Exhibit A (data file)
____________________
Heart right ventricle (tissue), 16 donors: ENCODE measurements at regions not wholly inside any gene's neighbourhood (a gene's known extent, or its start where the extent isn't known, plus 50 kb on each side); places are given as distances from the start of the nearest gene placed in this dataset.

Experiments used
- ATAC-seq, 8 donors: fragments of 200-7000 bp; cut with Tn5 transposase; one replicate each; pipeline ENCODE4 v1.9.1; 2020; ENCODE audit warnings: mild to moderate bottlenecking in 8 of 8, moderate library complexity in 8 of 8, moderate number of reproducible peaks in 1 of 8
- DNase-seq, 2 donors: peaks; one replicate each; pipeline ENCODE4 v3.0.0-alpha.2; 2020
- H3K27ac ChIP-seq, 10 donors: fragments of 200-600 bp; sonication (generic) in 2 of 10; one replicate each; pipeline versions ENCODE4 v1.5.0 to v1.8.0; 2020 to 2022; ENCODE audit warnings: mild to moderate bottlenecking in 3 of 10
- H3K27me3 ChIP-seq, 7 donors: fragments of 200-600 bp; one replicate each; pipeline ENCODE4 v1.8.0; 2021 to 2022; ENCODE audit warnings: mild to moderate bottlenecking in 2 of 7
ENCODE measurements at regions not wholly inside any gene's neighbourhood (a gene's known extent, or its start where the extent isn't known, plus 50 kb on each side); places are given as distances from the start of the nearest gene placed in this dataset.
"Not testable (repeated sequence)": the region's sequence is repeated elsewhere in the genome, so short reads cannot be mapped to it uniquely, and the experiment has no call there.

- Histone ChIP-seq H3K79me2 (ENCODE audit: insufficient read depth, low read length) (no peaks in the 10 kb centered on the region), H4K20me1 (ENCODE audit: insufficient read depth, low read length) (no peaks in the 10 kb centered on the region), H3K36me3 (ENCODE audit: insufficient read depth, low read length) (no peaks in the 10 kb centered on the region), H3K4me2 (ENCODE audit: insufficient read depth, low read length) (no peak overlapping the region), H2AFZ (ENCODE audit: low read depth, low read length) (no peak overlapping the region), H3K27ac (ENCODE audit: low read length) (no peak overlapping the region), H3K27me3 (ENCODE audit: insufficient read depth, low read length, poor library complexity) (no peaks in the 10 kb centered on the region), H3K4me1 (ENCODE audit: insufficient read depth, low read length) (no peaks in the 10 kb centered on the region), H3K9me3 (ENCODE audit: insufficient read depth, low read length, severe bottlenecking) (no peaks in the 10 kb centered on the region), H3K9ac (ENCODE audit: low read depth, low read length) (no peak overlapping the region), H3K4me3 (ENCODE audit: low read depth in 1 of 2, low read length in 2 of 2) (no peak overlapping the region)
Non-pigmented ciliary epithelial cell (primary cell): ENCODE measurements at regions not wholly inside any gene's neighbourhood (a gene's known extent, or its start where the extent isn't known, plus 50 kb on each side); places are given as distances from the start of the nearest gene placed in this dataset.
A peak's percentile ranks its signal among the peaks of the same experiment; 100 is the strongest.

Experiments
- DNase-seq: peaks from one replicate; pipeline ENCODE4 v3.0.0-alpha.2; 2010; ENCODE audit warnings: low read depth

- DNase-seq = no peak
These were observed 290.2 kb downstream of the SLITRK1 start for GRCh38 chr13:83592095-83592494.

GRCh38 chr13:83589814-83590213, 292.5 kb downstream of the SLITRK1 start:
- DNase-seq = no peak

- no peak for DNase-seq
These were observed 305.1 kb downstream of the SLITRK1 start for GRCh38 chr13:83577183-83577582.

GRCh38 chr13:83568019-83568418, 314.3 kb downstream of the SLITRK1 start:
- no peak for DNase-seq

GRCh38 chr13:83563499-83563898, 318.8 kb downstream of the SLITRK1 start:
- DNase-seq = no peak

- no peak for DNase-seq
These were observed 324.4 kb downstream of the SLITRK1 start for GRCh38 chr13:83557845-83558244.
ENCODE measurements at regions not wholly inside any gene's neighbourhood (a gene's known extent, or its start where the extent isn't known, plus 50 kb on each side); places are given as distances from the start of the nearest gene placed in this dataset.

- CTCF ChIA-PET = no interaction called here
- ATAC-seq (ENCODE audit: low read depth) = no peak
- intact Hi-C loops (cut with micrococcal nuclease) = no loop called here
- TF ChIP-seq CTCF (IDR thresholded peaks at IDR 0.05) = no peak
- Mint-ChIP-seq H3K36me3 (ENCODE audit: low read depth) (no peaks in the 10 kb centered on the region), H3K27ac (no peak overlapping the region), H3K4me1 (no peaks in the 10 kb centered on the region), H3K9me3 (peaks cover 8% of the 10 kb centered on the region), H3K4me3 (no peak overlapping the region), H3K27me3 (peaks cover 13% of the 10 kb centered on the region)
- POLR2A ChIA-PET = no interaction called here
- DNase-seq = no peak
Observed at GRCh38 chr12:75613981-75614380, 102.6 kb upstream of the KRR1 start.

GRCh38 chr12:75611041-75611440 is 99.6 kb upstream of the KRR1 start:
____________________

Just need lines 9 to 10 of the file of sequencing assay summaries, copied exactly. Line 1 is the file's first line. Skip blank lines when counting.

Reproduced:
- Histone ChIP-seq H3K79me2 (ENCODE audit: insufficient read depth, low read length) (no peaks in the 10 kb centered on the region), H4K20me1 (ENCODE audit: insufficient read depth, low read length) (no peaks in the 10 kb centered on the region), H3K36me3 (ENCODE audit: insufficient read depth, low read length) (no peaks in the 10 kb centered on the region), H3K4me2 (ENCODE audit: insufficient read depth, low read length) (no peak overlapping the region), H2AFZ (ENCODE audit: low read depth, low read length) (no peak overlapping the region), H3K27ac (ENCODE audit: low read length) (no peak overlapping the region), H3K27me3 (ENCODE audit: insufficient read depth, low read length, poor library complexity) (no peaks in the 10 kb centered on the region), H3K4me1 (ENCODE audit: insufficient read depth, low read length) (no peaks in the 10 kb centered on the region), H3K9me3 (ENCODE audit: insufficient read depth, low read length, severe bottlenecking) (no peaks in the 10 kb centered on the region), H3K9ac (ENCODE audit: low read depth, low read length) (no peak overlapping the region), H3K4me3 (ENCODE audit: low read depth in 1 of 2, low read length in 2 of 2) (no peak overlapping the region)
Non-pigmented ciliary epithelial cell (primary cell): ENCODE measurements at regions not wholly inside any gene's neighbourhood (a gene's known extent, or its start where the extent isn't known, plus 50 kb on each side); places are given as distances from the start of the nearest gene placed in this dataset.